option - Add/retrieve window options to/from the option database
option add pattern value ?priority?
option get window name class
option readfile fileName ?priority?
The option command allows you to add entries to the Tk option database or
to retrieve options from the database. The add form of the command adds
a new option to the database. Pattern contains the option being
specified, and consists of names and/or classes separated by asterisks or
dots, in the usual X format. Value contains a text string to associate
with pattern; this is the value that will be returned in calls to
Tk_GetOption or by invocations of the option get command. If priority is
specified, it indicates the priority level for this option (see below for
legal values); it defaults to interactive. This command always returns
an empty string.
The option clear command clears the option database. Default options
(from the RESOURCE_MANAGER property or the .Xdefaults file) will be
reloaded automatically the next time an option is added to the database
or removed from it. This command always returns an empty string.
The option get command returns the value of the option specified for
window under name and class. If several entries in the option database
match window, name, and class, then the command returns whichever was
created with highest priority level. If there are several matching
entries at the same priority level, then it returns whichever entry was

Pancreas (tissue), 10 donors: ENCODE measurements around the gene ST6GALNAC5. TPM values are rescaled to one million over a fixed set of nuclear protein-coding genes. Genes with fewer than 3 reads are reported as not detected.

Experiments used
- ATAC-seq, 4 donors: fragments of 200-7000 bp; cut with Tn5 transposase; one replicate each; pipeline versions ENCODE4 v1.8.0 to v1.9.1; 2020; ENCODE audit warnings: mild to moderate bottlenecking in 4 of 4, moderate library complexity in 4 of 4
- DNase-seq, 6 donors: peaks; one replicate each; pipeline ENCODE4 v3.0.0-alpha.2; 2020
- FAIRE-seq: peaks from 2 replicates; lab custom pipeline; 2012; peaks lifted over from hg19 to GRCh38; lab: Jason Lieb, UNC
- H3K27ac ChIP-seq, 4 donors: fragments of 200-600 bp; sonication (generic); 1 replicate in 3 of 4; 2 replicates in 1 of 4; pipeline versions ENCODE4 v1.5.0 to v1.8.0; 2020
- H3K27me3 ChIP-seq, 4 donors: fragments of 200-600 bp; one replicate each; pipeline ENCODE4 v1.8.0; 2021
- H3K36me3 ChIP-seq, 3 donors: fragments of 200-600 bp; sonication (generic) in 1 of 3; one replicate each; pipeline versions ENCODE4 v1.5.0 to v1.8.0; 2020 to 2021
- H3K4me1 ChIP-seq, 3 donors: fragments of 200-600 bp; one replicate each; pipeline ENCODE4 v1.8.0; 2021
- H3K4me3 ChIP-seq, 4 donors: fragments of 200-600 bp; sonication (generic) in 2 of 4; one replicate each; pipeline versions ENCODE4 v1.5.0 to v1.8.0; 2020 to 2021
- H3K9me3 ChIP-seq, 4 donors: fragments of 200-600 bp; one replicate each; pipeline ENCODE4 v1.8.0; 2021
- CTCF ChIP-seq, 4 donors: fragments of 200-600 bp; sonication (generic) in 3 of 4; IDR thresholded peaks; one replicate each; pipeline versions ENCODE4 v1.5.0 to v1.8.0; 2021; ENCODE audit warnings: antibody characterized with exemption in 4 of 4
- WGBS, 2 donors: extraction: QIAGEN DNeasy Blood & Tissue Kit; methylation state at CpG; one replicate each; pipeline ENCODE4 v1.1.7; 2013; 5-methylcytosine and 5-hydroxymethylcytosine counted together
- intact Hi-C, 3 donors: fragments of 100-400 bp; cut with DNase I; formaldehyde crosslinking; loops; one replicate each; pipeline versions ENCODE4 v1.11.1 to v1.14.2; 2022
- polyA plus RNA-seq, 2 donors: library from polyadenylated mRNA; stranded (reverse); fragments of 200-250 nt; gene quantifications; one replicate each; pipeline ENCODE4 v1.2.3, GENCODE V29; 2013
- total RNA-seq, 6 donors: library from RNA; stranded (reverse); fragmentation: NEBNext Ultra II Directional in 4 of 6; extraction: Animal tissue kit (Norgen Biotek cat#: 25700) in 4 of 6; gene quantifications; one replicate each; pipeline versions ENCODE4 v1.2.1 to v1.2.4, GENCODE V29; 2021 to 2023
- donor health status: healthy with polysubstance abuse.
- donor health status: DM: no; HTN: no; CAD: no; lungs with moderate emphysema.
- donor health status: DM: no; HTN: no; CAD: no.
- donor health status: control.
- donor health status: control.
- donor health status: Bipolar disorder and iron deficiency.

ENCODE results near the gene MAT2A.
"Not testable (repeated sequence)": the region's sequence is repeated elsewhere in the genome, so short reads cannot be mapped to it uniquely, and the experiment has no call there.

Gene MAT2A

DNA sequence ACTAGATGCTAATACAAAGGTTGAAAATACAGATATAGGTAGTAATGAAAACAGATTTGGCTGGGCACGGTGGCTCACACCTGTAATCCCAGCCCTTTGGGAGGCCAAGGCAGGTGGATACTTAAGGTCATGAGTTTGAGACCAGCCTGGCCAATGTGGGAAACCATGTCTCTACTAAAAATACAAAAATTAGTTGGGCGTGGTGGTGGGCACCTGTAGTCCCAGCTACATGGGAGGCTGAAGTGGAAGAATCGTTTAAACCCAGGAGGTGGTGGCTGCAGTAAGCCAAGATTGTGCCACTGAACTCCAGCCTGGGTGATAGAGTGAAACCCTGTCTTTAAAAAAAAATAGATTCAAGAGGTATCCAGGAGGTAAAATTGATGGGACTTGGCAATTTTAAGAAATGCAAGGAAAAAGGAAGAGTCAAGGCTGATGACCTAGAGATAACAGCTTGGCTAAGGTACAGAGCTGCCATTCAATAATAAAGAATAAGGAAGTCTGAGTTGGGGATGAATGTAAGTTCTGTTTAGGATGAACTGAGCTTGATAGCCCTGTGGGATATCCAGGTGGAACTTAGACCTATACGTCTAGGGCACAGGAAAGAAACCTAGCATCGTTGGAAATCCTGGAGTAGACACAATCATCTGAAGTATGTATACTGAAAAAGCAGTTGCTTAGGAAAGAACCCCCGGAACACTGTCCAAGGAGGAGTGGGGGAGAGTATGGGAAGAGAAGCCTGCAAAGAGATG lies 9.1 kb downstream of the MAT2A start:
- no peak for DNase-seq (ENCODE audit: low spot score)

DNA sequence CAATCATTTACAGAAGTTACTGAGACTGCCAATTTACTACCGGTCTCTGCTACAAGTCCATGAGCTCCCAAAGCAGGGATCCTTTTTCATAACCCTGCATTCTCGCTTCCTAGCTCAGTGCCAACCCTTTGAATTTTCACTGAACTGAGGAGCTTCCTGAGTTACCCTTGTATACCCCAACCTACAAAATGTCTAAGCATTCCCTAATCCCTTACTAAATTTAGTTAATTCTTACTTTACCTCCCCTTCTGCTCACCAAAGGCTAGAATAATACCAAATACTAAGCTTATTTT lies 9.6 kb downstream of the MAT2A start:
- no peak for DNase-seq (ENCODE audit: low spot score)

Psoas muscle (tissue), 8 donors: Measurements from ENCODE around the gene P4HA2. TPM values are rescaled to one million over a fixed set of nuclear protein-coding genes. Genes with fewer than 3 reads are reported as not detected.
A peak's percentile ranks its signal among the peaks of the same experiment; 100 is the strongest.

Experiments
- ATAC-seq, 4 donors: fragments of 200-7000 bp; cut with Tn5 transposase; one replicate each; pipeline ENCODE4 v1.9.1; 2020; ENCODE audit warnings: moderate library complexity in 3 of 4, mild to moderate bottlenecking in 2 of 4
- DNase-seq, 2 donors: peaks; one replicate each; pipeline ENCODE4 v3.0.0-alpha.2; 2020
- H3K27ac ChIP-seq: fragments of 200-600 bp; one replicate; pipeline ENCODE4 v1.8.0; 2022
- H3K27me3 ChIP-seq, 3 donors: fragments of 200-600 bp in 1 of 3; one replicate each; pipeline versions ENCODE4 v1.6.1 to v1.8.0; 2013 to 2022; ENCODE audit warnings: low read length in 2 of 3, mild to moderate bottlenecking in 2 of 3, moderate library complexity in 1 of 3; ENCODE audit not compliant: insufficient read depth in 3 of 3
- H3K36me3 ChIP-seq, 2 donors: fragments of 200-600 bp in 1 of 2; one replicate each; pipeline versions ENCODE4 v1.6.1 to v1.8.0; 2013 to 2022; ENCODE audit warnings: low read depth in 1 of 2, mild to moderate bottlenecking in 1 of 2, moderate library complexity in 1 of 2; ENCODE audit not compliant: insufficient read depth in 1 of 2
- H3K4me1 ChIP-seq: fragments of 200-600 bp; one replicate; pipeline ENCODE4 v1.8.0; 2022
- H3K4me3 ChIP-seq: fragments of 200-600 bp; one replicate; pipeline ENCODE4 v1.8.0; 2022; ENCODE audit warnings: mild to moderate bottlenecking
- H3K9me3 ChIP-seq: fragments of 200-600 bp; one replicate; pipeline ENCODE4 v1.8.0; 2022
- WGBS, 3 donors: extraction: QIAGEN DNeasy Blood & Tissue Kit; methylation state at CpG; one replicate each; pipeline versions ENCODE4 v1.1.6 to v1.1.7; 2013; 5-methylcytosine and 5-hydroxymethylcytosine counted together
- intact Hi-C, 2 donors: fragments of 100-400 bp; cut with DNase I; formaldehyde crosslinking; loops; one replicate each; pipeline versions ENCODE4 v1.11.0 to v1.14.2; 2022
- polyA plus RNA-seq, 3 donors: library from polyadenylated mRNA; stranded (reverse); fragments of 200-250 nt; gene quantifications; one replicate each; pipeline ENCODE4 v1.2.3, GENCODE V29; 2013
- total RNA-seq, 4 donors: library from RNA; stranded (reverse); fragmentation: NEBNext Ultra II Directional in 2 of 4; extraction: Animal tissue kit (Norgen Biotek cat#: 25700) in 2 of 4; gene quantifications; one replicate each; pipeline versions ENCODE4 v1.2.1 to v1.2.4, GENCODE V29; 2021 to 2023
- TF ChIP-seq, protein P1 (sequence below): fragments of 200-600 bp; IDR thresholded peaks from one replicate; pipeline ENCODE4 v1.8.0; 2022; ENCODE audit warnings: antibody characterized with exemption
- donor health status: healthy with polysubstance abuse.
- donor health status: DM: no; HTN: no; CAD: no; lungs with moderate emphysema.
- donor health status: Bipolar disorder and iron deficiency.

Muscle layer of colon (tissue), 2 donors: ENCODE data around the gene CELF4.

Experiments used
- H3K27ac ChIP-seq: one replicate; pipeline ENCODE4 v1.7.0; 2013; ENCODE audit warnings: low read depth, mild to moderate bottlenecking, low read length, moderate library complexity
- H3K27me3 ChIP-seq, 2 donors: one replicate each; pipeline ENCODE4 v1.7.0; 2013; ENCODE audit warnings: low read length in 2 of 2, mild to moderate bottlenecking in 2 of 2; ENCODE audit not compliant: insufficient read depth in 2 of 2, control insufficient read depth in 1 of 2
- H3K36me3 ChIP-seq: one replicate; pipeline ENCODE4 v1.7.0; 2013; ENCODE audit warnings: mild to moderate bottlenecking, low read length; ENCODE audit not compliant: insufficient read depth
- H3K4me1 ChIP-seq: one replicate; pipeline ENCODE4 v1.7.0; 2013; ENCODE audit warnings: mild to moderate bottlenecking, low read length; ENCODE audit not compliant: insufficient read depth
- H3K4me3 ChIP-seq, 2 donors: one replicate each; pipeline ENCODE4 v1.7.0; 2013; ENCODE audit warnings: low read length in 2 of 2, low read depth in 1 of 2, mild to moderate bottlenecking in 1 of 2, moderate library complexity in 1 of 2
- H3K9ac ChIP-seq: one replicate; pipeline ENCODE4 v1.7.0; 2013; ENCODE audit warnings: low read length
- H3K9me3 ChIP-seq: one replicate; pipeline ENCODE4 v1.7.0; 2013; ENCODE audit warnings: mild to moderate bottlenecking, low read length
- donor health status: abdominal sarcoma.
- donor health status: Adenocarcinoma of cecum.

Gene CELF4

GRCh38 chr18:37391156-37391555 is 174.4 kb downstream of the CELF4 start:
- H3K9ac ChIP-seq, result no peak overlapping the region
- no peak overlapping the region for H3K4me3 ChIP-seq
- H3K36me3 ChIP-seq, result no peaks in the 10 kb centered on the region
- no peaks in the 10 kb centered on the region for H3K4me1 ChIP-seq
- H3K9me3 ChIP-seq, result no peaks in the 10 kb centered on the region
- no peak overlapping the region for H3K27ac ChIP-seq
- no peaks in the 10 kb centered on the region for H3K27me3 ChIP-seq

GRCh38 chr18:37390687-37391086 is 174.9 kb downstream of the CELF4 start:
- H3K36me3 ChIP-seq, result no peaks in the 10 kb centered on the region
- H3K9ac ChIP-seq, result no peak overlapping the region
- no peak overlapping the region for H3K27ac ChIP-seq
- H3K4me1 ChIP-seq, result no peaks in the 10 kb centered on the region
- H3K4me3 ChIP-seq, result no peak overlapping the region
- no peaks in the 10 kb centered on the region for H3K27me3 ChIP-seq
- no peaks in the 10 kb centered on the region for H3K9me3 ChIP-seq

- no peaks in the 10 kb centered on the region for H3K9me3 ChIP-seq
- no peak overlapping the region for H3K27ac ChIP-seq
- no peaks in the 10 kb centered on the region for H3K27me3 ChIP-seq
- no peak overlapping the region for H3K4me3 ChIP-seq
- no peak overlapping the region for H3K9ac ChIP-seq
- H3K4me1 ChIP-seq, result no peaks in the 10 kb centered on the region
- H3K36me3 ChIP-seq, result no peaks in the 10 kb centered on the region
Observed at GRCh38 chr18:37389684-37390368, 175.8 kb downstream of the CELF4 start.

most recently entered into the option database. If there are no matching
entries, then the empty string is returned.
The readfile form of the command reads fileName, which should have the
standard format for an X resource database such as .Xdefaults, and adds
all the options specified in that file to the option database. If
priority is specified, it indicates the priority level at which to enter
the options; priority defaults to interactive.
The priority arguments to the option command are normally specified
symbolically using one of the following values:
Level 20. Used for default values hard-coded into widgets.
Level 40. Used for options specified in application-specific
Level 60. Used for options specified in user-specific defaults
files, such as .Xdefaults, resource databases loaded into the X
server, or user-specific startup files.
Level 80. Used for options specified interactively after the
application starts running. If priority isn't specified, it
defaults to this level.
Any of the above keywords may be abbreviated. In addition, priorities
may be specified numerically using integers between 0 and 100, inclusive.
The numeric form is probably a bad idea except for new priority levels
other than the ones given above.
database, option, priority, retrieve
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